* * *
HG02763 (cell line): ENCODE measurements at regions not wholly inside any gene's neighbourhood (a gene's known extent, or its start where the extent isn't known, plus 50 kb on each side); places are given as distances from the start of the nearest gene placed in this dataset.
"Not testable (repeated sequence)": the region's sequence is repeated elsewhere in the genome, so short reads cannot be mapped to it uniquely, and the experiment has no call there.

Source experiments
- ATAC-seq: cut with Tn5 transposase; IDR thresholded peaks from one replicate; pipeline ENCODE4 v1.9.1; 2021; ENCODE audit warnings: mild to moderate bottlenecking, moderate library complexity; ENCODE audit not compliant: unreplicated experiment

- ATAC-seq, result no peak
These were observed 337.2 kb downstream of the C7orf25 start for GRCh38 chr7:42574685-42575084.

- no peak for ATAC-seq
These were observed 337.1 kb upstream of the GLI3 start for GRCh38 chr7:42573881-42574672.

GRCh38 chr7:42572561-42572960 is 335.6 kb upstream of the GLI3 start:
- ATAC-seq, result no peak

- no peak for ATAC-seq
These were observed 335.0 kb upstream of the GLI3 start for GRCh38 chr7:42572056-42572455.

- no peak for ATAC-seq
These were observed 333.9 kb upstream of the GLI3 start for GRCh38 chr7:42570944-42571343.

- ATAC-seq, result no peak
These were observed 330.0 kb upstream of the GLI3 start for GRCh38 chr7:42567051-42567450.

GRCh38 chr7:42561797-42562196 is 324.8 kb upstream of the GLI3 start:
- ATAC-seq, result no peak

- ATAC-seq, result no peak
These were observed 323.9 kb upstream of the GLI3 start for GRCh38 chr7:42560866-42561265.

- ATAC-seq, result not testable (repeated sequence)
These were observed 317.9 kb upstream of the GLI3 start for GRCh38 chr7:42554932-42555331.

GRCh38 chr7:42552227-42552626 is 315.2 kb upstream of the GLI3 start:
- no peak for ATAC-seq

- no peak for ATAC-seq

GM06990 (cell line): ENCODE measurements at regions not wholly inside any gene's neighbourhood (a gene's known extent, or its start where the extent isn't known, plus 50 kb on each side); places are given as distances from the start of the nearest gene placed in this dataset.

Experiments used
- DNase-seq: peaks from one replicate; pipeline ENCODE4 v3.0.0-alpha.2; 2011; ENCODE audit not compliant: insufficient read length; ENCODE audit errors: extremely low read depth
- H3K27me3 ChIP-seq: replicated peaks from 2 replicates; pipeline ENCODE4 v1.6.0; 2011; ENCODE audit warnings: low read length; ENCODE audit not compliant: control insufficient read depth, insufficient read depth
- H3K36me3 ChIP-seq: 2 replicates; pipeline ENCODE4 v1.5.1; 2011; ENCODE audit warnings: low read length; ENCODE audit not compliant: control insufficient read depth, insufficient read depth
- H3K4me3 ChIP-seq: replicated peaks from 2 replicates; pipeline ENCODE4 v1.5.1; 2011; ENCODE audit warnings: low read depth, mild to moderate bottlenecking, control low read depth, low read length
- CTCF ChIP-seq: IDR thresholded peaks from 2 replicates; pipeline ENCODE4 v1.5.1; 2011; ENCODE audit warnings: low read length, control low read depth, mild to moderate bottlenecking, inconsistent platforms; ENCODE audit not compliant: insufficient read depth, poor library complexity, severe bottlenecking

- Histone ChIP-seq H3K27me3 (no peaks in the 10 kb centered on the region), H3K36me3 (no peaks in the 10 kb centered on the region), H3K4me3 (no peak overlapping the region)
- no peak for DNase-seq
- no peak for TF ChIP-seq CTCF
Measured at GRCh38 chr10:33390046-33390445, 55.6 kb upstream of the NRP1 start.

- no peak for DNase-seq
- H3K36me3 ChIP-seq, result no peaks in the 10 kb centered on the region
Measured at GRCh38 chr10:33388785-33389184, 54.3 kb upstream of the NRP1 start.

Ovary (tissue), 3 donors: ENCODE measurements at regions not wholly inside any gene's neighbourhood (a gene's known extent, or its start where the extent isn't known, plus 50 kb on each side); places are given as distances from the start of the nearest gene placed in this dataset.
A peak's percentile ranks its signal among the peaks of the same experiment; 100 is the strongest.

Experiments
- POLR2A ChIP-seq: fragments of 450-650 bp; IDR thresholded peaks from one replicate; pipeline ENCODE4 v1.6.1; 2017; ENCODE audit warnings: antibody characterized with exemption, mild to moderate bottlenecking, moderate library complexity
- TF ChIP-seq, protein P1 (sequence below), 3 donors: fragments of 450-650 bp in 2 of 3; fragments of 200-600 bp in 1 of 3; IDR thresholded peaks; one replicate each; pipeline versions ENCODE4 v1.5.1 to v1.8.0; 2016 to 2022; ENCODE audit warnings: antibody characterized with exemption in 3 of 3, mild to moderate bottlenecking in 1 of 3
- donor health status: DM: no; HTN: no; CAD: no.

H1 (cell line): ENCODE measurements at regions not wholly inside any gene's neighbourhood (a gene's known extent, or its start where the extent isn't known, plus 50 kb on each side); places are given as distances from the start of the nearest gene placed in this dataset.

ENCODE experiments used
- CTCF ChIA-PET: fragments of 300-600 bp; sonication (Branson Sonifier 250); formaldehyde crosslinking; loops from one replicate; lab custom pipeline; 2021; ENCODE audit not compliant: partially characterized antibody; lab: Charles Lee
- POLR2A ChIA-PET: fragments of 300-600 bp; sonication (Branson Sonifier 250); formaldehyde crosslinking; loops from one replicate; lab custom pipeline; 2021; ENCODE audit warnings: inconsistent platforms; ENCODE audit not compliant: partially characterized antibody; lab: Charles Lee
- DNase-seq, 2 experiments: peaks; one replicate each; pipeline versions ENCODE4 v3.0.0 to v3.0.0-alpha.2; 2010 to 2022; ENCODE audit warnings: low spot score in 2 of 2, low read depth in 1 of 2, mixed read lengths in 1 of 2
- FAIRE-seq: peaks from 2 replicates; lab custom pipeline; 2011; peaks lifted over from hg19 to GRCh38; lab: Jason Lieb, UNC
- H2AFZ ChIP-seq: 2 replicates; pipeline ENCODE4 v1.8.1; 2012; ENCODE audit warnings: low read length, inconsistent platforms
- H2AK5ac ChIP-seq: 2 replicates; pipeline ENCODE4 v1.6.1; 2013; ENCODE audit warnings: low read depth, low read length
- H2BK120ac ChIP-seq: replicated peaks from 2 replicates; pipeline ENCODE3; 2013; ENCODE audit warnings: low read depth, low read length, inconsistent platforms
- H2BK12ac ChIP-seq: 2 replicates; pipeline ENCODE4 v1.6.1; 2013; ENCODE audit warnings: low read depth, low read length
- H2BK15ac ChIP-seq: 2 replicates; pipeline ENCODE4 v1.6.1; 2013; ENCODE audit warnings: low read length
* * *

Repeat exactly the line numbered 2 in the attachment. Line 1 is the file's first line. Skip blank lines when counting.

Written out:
"Not testable (repeated sequence)": the region's sequence is repeated elsewhere in the genome, so short reads cannot be mapped to it uniquely, and the experiment has no call there.